Background: Patients with stomas face many difficulties both physical and psychological. Little is known about the long-term problems and the impact on patient lifestyle of a permanent stoma. This study was designed to address the problems faced by patients with stomas.
Methods: Patients were identified from the Stoma Care Department records for the years 1985 to 1992 and were contacted by mail. A questionnaire was designed to assess postoperative care, quality of life issues, and equipment problems. Responses were recorded on either a visual analog scale, a choice of yes-or-no alternatives, or by selection from a list of responses.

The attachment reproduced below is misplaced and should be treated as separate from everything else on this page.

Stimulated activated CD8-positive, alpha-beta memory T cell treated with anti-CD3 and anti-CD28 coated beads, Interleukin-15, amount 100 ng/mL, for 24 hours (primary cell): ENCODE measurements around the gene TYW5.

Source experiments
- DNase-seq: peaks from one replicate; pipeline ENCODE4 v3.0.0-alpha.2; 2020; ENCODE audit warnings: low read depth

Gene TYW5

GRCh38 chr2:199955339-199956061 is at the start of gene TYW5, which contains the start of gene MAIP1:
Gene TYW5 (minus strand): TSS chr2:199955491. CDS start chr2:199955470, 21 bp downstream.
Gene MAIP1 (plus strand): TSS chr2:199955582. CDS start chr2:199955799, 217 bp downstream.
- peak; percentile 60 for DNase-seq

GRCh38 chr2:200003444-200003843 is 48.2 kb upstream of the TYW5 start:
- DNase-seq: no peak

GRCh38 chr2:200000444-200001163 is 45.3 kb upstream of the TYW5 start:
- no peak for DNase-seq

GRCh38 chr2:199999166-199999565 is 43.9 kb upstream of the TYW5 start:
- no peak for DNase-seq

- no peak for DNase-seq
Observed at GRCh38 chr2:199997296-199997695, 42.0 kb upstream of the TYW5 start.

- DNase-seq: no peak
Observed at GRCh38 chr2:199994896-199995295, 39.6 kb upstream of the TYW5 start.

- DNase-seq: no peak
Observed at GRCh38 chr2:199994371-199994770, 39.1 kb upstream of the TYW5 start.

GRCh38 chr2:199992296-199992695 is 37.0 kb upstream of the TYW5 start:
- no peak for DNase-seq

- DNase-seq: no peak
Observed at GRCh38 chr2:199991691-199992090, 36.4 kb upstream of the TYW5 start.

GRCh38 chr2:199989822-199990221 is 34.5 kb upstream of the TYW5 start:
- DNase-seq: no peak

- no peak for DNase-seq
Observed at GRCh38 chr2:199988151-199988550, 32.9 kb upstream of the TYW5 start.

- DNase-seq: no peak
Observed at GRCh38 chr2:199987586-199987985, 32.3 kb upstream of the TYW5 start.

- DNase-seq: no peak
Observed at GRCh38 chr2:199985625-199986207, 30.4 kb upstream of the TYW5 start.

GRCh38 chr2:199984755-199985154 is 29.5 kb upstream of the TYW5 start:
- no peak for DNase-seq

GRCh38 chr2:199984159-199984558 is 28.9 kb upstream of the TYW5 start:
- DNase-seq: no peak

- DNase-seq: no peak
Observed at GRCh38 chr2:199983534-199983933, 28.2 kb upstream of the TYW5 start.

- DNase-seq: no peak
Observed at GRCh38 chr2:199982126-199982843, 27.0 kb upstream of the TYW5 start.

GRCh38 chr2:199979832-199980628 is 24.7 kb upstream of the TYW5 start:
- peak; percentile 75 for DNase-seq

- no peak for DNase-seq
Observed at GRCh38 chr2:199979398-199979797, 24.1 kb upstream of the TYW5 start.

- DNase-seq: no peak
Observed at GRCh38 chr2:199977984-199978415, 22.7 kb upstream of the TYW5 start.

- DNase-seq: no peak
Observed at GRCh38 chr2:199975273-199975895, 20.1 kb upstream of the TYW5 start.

Results: A total of 542 eligible patients were contacted, and 391 replies were received. Major stomal problems included rashes (51 percent), leakage (36 percent), and ballooning (90 percent of patients with ileostomy). The majority of patients experienced some change in lifestyle (80 percent), and more than 40 percent of patients had problems with their sex lives.
Conclusion: Many patients cope extremely well with a stoma; however, some patients experience considerable difficulty and distress. Improved preoperative assessment and counseling with longer follow-up by the stoma department would be helpful in the management of these patients and probably would contribute to improvement in the quality of their lives.